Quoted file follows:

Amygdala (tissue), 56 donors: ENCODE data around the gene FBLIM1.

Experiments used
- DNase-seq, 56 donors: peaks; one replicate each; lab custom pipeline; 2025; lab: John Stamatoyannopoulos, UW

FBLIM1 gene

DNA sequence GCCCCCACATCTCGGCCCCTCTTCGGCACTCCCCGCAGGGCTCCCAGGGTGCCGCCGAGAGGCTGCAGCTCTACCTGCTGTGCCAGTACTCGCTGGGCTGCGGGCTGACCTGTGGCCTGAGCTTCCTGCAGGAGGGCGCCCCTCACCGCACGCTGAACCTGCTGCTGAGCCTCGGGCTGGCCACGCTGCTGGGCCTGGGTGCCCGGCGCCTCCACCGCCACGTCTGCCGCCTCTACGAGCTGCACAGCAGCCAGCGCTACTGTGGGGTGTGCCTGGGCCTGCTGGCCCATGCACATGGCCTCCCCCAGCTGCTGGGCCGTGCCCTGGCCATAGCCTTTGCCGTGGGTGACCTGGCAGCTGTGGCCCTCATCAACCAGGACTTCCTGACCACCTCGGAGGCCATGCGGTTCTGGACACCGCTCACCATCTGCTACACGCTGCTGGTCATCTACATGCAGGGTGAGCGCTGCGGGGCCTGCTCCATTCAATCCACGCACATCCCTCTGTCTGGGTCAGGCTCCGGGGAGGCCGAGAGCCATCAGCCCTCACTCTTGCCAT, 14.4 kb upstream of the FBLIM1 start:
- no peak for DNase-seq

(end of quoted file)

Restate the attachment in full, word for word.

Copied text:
Amygdala (tissue), 56 donors: ENCODE data around the gene FBLIM1.

Experiments used
- DNase-seq, 56 donors: peaks; one replicate each; lab custom pipeline; 2025; lab: John Stamatoyannopoulos, UW

FBLIM1 gene

DNA sequence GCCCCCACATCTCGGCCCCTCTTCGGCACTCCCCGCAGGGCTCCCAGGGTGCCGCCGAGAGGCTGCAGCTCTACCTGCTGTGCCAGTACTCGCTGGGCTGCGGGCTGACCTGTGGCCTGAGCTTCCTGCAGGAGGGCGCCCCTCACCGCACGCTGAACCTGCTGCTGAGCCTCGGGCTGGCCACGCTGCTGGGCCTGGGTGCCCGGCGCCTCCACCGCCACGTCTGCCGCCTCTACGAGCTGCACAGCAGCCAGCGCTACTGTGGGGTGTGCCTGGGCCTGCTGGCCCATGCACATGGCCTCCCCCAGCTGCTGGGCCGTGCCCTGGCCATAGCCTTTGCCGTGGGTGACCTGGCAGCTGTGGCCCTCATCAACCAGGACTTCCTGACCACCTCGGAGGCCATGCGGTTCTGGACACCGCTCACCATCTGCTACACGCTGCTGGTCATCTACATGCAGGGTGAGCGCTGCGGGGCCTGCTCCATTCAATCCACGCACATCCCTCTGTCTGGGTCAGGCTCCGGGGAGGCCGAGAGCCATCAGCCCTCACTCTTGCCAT, 14.4 kb upstream of the FBLIM1 start:
- no peak for DNase-seq